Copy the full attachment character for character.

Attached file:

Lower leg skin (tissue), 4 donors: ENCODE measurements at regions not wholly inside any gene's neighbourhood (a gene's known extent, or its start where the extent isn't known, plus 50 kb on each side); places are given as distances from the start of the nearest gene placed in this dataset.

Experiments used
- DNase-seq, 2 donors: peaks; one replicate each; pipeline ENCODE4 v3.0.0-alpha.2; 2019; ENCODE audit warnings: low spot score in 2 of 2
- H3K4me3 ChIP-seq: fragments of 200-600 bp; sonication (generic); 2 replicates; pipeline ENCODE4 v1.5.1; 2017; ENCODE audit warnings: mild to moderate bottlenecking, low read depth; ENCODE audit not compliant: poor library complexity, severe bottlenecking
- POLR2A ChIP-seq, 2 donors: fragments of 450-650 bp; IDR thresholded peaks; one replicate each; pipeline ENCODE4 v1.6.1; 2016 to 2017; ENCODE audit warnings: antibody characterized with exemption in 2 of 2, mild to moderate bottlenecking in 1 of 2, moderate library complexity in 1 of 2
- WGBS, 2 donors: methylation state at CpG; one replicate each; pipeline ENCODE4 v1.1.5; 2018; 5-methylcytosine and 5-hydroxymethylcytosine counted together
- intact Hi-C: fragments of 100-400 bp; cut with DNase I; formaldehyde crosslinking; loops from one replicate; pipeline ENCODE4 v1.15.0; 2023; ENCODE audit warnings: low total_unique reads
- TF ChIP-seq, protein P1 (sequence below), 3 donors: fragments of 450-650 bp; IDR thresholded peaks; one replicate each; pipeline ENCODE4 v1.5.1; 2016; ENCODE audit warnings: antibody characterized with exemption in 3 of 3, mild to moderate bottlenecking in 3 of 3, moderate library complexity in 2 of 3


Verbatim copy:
Lower leg skin (tissue), 4 donors: ENCODE measurements at regions not wholly inside any gene's neighbourhood (a gene's known extent, or its start where the extent isn't known, plus 50 kb on each side); places are given as distances from the start of the nearest gene placed in this dataset.

Experiments used
- DNase-seq, 2 donors: peaks; one replicate each; pipeline ENCODE4 v3.0.0-alpha.2; 2019; ENCODE audit warnings: low spot score in 2 of 2
- H3K4me3 ChIP-seq: fragments of 200-600 bp; sonication (generic); 2 replicates; pipeline ENCODE4 v1.5.1; 2017; ENCODE audit warnings: mild to moderate bottlenecking, low read depth; ENCODE audit not compliant: poor library complexity, severe bottlenecking
- POLR2A ChIP-seq, 2 donors: fragments of 450-650 bp; IDR thresholded peaks; one replicate each; pipeline ENCODE4 v1.6.1; 2016 to 2017; ENCODE audit warnings: antibody characterized with exemption in 2 of 2, mild to moderate bottlenecking in 1 of 2, moderate library complexity in 1 of 2
- WGBS, 2 donors: methylation state at CpG; one replicate each; pipeline ENCODE4 v1.1.5; 2018; 5-methylcytosine and 5-hydroxymethylcytosine counted together
- intact Hi-C: fragments of 100-400 bp; cut with DNase I; formaldehyde crosslinking; loops from one replicate; pipeline ENCODE4 v1.15.0; 2023; ENCODE audit warnings: low total_unique reads
- TF ChIP-seq, protein P1 (sequence below), 3 donors: fragments of 450-650 bp; IDR thresholded peaks; one replicate each; pipeline ENCODE4 v1.5.1; 2016; ENCODE audit warnings: antibody characterized with exemption in 3 of 3, mild to moderate bottlenecking in 3 of 3, moderate library complexity in 2 of 3